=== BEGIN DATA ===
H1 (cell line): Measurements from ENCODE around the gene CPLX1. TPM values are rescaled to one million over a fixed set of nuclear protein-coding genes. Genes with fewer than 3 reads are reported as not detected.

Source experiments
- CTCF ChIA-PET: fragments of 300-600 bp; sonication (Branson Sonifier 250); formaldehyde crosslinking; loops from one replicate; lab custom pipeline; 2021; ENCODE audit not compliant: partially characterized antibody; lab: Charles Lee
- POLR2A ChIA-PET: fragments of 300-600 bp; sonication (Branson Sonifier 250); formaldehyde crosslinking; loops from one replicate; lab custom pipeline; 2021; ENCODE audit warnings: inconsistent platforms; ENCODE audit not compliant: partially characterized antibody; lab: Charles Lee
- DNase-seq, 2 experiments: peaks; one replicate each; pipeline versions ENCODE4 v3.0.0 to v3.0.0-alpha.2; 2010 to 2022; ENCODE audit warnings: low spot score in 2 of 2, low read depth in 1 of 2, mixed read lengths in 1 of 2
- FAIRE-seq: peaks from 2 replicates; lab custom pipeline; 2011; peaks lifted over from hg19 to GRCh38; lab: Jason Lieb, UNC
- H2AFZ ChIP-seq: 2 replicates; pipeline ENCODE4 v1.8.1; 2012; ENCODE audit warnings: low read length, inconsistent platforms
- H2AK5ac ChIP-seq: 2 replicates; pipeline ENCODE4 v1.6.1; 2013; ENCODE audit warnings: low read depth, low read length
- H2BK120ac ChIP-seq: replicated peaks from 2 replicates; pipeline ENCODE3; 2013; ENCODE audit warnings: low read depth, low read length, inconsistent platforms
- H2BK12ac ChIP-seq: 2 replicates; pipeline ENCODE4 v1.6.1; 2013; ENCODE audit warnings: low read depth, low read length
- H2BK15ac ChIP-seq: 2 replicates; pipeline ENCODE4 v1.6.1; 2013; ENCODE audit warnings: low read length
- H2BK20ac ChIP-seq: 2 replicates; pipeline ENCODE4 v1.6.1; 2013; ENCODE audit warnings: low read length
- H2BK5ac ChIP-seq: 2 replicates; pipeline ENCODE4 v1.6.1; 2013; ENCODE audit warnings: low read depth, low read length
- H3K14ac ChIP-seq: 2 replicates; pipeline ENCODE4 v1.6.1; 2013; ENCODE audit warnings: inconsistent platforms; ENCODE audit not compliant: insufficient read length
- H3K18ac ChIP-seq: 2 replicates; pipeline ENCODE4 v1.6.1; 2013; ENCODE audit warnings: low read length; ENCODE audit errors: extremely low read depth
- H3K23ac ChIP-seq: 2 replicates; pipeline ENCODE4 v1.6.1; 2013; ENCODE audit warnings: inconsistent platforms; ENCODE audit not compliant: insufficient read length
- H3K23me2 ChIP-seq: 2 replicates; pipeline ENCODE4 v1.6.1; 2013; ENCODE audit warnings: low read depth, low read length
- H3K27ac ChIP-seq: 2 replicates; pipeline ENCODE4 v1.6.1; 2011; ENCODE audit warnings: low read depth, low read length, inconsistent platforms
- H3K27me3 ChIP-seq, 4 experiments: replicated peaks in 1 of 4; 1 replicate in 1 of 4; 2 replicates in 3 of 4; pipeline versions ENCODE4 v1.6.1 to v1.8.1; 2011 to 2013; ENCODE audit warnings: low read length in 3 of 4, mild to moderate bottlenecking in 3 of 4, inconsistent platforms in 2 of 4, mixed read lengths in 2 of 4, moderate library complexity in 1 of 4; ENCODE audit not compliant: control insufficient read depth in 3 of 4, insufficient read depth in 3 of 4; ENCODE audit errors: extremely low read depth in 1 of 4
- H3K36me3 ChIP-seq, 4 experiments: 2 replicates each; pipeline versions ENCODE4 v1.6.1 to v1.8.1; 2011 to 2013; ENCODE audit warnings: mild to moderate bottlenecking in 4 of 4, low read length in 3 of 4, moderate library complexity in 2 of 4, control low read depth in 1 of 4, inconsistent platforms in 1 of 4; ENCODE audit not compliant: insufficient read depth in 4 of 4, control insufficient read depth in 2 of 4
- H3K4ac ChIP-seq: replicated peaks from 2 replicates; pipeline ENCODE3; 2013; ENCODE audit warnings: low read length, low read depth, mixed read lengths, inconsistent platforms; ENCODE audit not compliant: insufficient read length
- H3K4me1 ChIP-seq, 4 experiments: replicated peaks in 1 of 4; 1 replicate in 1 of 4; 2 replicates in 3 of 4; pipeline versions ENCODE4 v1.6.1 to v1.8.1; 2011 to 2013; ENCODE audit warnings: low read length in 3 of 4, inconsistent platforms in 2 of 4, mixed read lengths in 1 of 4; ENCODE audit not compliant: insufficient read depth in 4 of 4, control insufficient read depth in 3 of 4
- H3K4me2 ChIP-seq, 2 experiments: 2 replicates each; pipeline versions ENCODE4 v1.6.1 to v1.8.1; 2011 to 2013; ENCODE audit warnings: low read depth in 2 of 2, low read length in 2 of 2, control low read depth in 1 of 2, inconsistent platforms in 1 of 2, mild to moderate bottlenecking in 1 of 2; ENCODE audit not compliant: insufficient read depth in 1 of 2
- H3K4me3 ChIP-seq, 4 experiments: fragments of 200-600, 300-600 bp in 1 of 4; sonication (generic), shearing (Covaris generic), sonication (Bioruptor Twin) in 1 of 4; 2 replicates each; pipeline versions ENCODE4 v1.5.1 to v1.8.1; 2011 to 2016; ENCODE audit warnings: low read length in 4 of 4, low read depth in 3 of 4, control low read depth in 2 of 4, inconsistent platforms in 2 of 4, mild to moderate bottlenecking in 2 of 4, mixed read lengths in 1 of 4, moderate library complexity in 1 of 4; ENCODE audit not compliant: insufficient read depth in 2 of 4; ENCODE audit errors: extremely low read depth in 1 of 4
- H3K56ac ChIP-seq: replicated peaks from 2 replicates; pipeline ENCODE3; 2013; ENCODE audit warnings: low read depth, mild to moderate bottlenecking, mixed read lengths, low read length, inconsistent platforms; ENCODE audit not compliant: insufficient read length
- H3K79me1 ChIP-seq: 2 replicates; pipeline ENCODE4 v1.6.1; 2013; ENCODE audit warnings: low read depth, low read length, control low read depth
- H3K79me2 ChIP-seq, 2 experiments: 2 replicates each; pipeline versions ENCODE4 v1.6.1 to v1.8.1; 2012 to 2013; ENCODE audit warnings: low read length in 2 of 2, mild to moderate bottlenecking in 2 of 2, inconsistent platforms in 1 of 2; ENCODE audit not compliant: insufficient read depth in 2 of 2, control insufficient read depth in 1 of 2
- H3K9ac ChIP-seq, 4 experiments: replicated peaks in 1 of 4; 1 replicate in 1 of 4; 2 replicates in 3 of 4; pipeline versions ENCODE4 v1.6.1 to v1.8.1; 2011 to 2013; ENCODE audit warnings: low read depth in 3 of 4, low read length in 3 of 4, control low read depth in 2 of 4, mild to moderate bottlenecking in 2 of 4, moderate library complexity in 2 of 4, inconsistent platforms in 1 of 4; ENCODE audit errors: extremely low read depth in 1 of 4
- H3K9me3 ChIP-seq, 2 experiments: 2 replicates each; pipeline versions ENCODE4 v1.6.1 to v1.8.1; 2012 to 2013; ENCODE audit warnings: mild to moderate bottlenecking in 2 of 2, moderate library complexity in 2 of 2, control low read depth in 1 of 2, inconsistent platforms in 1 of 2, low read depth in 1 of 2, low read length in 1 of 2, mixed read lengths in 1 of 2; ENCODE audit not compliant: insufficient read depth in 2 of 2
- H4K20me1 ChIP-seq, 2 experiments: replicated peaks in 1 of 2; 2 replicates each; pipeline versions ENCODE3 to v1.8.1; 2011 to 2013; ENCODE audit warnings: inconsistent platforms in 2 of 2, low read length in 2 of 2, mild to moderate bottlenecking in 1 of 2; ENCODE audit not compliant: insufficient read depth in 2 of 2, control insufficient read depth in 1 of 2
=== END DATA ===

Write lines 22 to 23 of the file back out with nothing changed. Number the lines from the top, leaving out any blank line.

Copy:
- H3K4me1 ChIP-seq, 4 experiments: replicated peaks in 1 of 4; 1 replicate in 1 of 4; 2 replicates in 3 of 4; pipeline versions ENCODE4 v1.6.1 to v1.8.1; 2011 to 2013; ENCODE audit warnings: low read length in 3 of 4, inconsistent platforms in 2 of 4, mixed read lengths in 1 of 4; ENCODE audit not compliant: insufficient read depth in 4 of 4, control insufficient read depth in 3 of 4
- H3K4me2 ChIP-seq, 2 experiments: 2 replicates each; pipeline versions ENCODE4 v1.6.1 to v1.8.1; 2011 to 2013; ENCODE audit warnings: low read depth in 2 of 2, low read length in 2 of 2, control low read depth in 1 of 2, inconsistent platforms in 1 of 2, mild to moderate bottlenecking in 1 of 2; ENCODE audit not compliant: insufficient read depth in 1 of 2